A Grief Observed (an essay)
October 17, 1997
Copyright 1997 by Lynn Prescott
No matter how much I pretend his death made some sort of sense - even in my most honest denial - I find that I am no more than a liar and the truth is not in me.
I found myself thinking about Mary standing at the foot of her son with a sword thrust through her soul wondering if Mrs. M. would be grieving less and in one rare selfless moment I am pulled outside of myself and concerned about her pain. Another being outside the center of my own universe.
My arms would wrap around her and enfold much as John or the other women who stand gazing with her - women - (tenderhearted creatures that we are) seem to be more adept at holding death's hand. It isn't that we hurt less, I think it's just that we understand more. I can't begin to fathom her grief. Words can neither produce him nor raise him from the dead. We spend hours (I have spent weeks, will likely spend months maybe even years) untangling our webs of emotion - that peculiar and particular emotion we know as Grief.
Not only has the world suffered a loss, the Christian music world a great musician, but a mother has lost her son. Standing unobserved at the foot of his cross with a sword thrust through her soul. Suffering the deepest of all sufferings - that of a parent outliving her own child.
What can I do but stand silently - invisibly beside her, throw my arms around her maternal shoulders and sob out for her tears too deep to shed. There is nothing noble about my actions - as in every story she is still the strong one and I the one who is weak - she is the one bearing me up as I pretend to help bear her burden - knowing that her reality is she bears this burden of grief alone. A lone widow bereaved of her son.
Jesus appeared to me in a dream Valentine's day morning at approx. 6:45 am. He was wearing the face of Rich Mullins. I didn't understand then what I understand now. If Rich be hid with Christ in God then what was revealed should comfort my ravaged heart - my bleeding soul. As the days slip by the joy sets in. The unspeakably beautiful unfolds.
A friend trying to console me(out of utter frustration I think) gave me one of those pat religious lines that I have come to so despise. I understood she was trying to put a bandaid on my immortal wound (and I love her for that) I was not angry - I was running a 101 temperature at the time and could have cared less. But it is typical of human response to grief - when we are no longer in the driver's seat and have lost all sense of control - there is a Force as beyond us as a hawk is from the moon and we feel we need to say something religious to reinstate our equilibrium. She said " well God will use anything to..." I thought yeah - God made an ass speak to Baalam too... so what's your point?! But I had a revelation that very moment - I realized that grief is as individual as our thumbprint - and it is our own road to hoe(so to speak) a road which we each walk alone and share with no one else on this earth except the one who has gone before us into Gethsemane. The One who sweated great drops of blood red passion and just one of those drops was(is) powerful enough to sustain all of us through this very dark night of our soul. In this our wake of one we loved so.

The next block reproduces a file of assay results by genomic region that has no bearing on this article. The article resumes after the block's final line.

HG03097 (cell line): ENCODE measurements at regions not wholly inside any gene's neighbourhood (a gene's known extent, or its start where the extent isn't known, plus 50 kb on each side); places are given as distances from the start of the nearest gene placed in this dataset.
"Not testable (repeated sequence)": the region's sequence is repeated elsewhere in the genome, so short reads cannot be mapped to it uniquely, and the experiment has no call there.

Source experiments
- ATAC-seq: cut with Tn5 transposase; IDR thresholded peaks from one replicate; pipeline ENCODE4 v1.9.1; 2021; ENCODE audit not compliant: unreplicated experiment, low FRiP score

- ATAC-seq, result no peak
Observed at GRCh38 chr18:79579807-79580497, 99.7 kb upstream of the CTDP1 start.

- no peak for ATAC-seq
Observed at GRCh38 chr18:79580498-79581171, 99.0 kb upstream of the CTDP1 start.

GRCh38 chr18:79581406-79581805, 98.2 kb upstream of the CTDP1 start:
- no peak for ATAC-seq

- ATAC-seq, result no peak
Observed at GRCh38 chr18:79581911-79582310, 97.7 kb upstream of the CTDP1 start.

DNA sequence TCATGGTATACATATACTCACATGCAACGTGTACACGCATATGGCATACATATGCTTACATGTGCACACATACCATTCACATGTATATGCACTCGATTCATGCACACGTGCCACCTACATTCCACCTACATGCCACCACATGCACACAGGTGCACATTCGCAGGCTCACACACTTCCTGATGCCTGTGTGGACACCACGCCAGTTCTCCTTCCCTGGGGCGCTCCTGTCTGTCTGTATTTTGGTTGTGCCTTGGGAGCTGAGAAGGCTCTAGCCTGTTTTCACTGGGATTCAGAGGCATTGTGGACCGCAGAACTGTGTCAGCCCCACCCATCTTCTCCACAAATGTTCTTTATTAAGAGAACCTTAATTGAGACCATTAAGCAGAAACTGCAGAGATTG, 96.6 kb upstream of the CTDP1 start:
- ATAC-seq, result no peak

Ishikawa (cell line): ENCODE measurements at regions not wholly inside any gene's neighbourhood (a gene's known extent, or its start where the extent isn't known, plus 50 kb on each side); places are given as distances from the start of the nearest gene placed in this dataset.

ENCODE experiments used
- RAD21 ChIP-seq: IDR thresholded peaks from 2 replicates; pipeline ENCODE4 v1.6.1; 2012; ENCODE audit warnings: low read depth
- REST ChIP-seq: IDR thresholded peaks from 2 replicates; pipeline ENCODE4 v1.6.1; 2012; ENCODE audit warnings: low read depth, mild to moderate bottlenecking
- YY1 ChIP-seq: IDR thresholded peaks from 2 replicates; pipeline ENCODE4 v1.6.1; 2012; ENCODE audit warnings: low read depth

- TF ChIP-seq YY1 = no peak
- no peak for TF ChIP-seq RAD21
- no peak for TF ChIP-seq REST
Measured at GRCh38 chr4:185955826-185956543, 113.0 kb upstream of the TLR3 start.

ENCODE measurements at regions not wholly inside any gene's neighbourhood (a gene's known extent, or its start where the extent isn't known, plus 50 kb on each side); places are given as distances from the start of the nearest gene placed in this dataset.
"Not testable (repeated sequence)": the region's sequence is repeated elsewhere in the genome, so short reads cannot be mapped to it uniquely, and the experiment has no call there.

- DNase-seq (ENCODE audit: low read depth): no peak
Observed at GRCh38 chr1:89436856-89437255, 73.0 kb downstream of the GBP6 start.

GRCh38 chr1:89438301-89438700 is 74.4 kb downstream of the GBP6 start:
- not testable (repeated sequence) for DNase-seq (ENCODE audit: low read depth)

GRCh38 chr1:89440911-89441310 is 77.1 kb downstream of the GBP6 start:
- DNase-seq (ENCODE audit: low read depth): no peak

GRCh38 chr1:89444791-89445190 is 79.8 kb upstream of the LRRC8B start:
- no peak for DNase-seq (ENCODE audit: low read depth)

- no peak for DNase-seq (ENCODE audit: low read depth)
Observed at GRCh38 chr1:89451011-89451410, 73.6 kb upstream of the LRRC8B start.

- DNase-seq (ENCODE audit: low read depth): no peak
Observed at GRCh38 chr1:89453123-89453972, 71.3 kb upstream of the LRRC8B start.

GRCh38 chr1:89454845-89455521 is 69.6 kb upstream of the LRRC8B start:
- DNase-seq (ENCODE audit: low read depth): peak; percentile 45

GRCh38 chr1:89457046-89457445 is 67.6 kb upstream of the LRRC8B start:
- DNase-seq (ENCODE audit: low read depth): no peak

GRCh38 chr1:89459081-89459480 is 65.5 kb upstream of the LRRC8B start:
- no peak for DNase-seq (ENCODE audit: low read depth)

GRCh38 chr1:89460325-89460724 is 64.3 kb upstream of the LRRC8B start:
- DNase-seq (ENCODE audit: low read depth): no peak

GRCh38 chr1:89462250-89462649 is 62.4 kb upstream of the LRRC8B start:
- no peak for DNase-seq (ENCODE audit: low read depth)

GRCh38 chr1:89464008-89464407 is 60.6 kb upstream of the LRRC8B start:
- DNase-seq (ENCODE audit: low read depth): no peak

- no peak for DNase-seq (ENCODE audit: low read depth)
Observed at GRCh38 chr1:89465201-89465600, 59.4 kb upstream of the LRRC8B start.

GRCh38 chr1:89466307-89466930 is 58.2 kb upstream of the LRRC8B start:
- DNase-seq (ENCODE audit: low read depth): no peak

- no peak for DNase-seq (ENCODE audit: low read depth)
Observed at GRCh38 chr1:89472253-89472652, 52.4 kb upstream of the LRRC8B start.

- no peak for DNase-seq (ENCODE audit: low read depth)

A work mate who knows I love Lewis downloaded something from a website and put it lovingly into my box. (He's Israeli and Lewis carried him through his childhood - what an odd awareness) . His timing both uncanny and eerily relevant.
A quote form the LA Times - Sunday Home Edition - Book Review Page 8 - the author says "what Lewis said once could expect of grat literature/music(my insert): "Literary/Musical(my insert) experience heals the wound without undermining the privilige of individuality. There are mass emotions which heal the wound: but they destroy the privilige. In them, our separate selves are pooled and we sink back into sub individuality but in reading great literature/listening to great music(my insert) I become a thousand men and yet remain myself. I see with myriad eyes, but it is still I who see. Here as in worship, in love, in moral action, and in knowing, I transcend myself; and am never more myself than when I do."
Here I must comment that Rich Mullins shared this in common with Lewis - Mullins the Musician - Lewis the Literarian. He - like Lewis managed to achieve the "everyman". That became apparent to me scrolling down the miles of condolances. But the mass comfort(if there be any) is that we have more brethern than we knew. Like Elijah in our cave, God speaks and says; "you are certainly not alone."
To end my jabberwocky - a quote from A.N. Wilson's "C.S. Lewis - a Biography".
He says of Lewis, "here is a man destined it seemed to write whole and beautiful works out of the pain of his unhealable childhood wounds - in other words - an artist blessed and cursed with the motive that fires all art but one who would go to his grave still bleeding. For in the sacrament of Art, the Artist is the Redeemer and we are washed and made whole in his blood."
I think I could safely say the same applies to Rich Mullins. Rich died for us as Jack died for us. Both surrendering themselves completely to the cross of their art. Both with wounds that so freely and so visibly bled. The same wounds that have washed us and helped make us whole. Now it would be quite foolish to bow down and worship either of them for it. They have returned to the God from which they came. They came to do the will of the Father. I think if there's a jewel of wisdom left behind for us it would be this; "Go and do likewise."